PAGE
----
If games accept that they aren’t movies, their potential is no longer limited by the confines of multiple media at once. Games aren’t limited to a single plot that must be followed from beginning to end, and so deviating from the main path is unique to them, and should be encouraged.
The thought of a leading character in any other medium stepping away from their task to go on an errand would seem ludicrous, but that’s only because it’s outwith the limitations of something other than a game. When a linear plot is interrupted by video game mechanics, there should be no need for them to be excused – stories must be adjusted to meld with gameplay and not to clash with it.
The clash between action and inaction in games is not their only storytelling flaw. When games step away from the traditional paradigms of writing, they still suffer from their own limitations. The story doesn’t need to take on a linear nature, but this in itself results in a host of problems. For each decision a player is able to make, there must be multiple results. In a short space of time, the number of possible eventualities would become infinite, making true choice in video games impossible to create. After a while all possible outcomes must tie together and continue as if the decision had not been made, otherwise the game would become lost in the freedom it tries to offer.
In extreme cases, rather than writing multiple outcomes for a scenario, there will be a ‘good’ option and a ‘bad’ option (and not necessarily in the moral sense). In these extreme cases, there is not a bilinear result; there is only an option that will continue the plot thread and an option that will sever it. When these decisions rely on a moral compass, they often rely on binary actions, with the character coming across as either a saint or a monster. On the rare occasion, decisions can be placed in a grey area, where the player must try to decide which is the lesser of two evils.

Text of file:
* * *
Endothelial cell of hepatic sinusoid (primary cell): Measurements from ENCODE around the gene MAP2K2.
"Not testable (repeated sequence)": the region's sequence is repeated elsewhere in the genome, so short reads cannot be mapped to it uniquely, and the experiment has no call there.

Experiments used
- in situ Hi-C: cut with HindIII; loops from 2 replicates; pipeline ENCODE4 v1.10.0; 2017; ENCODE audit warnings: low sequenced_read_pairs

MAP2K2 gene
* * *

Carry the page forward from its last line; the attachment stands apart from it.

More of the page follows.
Due to the pre-ordained nature of plots in games, choice can only be an illusion. A writer has already come before you to decide what could happen, even if you would choose an alternate, unavailable path. It’s a futile endeavour, where a medium designed entirely to give us control over decisions is trapped by plot paths that are all ultimately the same.
The potential video games have to create experiences is enormous. Virtually anything that can be imagined could be visualised and played out in the form of a game. They may not offer as refined an experience as a movie could, but that isn’t their objective.
Of course, there’s room for error, and limitations have to be put in place, but that’s the cost of creating an experience that is far more complex than words on a page, or a movie on a screen. Expressing a story in a form that allows the reader to take complete control is bound to have a clumsy result, but that’s the fun of video games.
Games need to take a step away from tradition and re-evaluate where they want to head in coming years. Storytelling is integral to videogaming, yet more often that not, the two step on each others toes without so much as an apology.